Thursday, May 1, 2014

Books I Love! - The Rest

Now, we come to the nitty-gritty, the less fun school subjects that my children check off each day (ideally). These are not complicated, but we are happy and at peace with these choices. Both of my students have used all of these materials with success with the exception of typing, which my son is about to begin next fall.
Seton Religion

Up until First Holy Eucharist, I prefer to use a very eclectic mix of catechetical resources. There are many, many books I love (and I could detail those in a separate post another time), but not one of them is a traditional textbook or one you would find in a parish Religious Education program. I did use Faith & Life with both children, reluctantly, because that is what our parishes required, but I supplemented like crazy. This year, I needed simplicity, and I now see that including the Seton Religion books has been an inspired decision. My children have been well-catechized thus far, so most of the material is not new to them. But, they are able to dig deeper, and most importantly, read the material on their own, coming to me to answer the review questions each day.

Math U See

I cannot sing the praises of this math program enough! My first child struggles with math and therefore strongly dislikes it. This works for her. My son enjoys math and computations come naturally. This works for him. Both began with Primer and my oldest is finishing up her Epsilon book. I have already purchased Zeta for next year. Yes, we have done one book each year, so far, but I intend to allow my son to speed up if he chooses to do so this coming academic year. That's the way the program is intended, to work outside grade levels, but I wanted to avoid a competition and so kept him going slow and steady until she could master enough material to feel competent.

Handwriting Without Tears

Again, this is a program I highly recommend. I did not find it until my oldest was learning cursive, but we have used both their printing and cursive instruction with success. There are two books for each plus an additional book for older students who need review. After using that printing review book, my oldest's printing improved dramatically. Yay!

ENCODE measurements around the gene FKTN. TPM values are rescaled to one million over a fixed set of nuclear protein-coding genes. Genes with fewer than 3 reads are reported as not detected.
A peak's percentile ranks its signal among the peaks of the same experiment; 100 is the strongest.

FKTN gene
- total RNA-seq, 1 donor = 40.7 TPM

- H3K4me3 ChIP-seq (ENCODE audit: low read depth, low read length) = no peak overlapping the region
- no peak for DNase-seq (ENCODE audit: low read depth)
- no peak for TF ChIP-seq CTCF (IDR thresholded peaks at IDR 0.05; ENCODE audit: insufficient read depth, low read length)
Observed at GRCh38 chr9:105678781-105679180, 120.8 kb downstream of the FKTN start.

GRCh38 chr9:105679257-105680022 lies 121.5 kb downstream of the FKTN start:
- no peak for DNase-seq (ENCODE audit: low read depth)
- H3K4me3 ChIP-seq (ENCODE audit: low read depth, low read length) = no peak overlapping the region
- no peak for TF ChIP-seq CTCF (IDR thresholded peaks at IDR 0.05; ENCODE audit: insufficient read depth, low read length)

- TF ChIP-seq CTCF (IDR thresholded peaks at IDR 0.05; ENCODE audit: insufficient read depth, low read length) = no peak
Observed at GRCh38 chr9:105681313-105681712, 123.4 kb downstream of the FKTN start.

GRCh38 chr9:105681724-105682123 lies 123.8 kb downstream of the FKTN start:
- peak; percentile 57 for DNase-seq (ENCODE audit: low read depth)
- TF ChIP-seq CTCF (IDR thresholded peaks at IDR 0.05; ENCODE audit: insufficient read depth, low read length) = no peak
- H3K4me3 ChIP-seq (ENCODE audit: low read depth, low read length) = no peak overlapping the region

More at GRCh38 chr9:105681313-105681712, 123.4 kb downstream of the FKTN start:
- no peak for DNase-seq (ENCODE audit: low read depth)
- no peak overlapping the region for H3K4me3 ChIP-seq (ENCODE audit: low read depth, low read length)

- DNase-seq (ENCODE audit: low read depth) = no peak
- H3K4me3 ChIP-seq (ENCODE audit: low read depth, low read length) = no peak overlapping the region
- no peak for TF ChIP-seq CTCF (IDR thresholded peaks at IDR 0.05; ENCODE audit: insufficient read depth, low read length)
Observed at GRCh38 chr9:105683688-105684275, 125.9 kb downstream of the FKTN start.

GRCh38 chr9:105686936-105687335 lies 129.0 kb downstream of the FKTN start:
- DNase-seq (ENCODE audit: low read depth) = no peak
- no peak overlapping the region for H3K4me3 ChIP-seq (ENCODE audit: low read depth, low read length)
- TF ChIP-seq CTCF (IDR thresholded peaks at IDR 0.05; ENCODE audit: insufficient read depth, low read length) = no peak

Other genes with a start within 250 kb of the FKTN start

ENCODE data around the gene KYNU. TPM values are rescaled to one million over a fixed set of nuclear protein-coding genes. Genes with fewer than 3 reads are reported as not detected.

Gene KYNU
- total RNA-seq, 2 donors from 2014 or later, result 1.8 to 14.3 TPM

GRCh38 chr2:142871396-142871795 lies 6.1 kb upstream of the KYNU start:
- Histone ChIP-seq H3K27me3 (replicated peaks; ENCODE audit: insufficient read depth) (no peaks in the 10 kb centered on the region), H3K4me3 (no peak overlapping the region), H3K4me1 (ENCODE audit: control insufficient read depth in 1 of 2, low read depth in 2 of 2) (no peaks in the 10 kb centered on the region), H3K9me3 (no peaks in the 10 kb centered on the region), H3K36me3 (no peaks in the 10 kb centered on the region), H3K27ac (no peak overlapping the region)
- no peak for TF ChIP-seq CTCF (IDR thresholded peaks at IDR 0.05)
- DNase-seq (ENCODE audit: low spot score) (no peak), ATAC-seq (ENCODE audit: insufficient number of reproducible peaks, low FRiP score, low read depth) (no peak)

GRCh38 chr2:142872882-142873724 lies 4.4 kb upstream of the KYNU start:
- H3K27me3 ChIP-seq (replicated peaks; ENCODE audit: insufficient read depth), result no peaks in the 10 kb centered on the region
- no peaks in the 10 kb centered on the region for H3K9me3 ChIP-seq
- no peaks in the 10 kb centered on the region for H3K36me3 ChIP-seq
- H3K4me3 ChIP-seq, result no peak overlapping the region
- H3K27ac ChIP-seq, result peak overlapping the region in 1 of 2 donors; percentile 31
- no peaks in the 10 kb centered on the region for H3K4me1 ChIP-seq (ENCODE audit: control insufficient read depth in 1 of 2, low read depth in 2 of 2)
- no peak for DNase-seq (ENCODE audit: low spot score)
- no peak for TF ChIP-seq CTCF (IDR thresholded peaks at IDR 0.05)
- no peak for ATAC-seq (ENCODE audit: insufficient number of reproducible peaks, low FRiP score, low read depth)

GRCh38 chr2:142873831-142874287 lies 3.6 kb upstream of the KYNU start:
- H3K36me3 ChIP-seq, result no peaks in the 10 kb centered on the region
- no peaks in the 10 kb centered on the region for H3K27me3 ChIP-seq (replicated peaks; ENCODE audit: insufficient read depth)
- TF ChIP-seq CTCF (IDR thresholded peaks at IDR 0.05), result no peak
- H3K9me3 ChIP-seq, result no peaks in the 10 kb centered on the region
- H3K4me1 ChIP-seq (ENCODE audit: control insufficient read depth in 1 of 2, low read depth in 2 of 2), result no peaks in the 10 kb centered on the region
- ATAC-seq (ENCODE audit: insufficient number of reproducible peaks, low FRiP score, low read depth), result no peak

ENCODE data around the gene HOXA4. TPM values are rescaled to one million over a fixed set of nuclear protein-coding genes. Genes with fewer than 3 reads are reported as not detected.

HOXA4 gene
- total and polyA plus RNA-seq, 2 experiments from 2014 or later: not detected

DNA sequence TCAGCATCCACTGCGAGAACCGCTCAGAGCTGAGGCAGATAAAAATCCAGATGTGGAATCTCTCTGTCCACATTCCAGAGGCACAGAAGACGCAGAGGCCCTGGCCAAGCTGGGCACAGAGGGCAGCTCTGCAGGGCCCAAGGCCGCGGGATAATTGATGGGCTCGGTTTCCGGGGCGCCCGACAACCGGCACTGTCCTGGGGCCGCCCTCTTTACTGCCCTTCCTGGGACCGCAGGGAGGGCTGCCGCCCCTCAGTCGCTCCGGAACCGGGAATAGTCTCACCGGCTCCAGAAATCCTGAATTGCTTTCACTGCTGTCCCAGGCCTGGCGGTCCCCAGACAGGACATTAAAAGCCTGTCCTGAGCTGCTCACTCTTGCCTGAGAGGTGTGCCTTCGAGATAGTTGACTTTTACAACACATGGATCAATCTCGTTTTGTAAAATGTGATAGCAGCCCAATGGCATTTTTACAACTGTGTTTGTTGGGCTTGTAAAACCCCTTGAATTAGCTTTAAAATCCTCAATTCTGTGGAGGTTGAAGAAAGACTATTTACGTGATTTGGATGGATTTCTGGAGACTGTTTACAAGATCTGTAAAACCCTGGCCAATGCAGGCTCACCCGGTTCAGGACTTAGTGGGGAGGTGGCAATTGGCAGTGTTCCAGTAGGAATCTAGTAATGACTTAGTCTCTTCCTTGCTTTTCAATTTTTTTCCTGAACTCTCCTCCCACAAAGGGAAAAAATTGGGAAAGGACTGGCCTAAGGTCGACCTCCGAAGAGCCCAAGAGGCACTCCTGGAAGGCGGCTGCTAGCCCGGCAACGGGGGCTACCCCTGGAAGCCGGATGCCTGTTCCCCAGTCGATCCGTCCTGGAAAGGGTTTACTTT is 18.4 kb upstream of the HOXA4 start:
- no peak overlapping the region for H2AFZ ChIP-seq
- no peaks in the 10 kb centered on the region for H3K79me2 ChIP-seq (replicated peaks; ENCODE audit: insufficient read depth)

Spelling Wisdom

As a former middle school Language Arts teacher in the public schools, I am so pleased with this program that teaches spelling in context, not in arbitrary lists. My children are excellent readers, and I know they have the background to see the words correctly when they understand context. Their spelling consistently improves the longer we use this, and my oldest is about to finish Book One.

Drawing Textbook

Simple. Do-able. I'm not artistic. Have you glanced at my lousy photos? But my husband is an excellent sketch artist, and I see the same talent in my children. This book has helped them develop that talent without my having to know anything about drawing.
Dance Mat Typing

We tried a few other typing programs, but this wins. It's simple. It's fun. It's free! And, I think the animals singing with British accents are too precious!

Rosetta Stone Latin American Spanish Homeschool

We invested in this program several years ago, and it is worth every penny. My children use it most days, and I wish I had more time to use it, too. I'd love to relearn my lost Spanish!

That's what's working for us this year. The only significant thing I really left out of this list or my previous one is our literature/reading, but I just pick books for them to read. It's not a curriculum or list that I use. The selections are entirely dependent upon the child, the time of year, the other books we're reading at that time, etc.

There are a few books we were going to use that I really like the few times we used them, but I just didn't prioritize enough to include them very much. Making Music Praying Twice was going to make me give some focused attention to the three-year-old. Discovering Great Artists was going to make me do some messy art in a structured way. The All Things Girl series I borrowed from a friend (I think it's out of print) was going to help me start the conversations I need to be having with my daughter. When we used them, they worked. Here's to hoping I can use them more over the summer and next year!

It is SO important that we find materials that work for our children. What have you found that you love with all of your children for multiple academic years?

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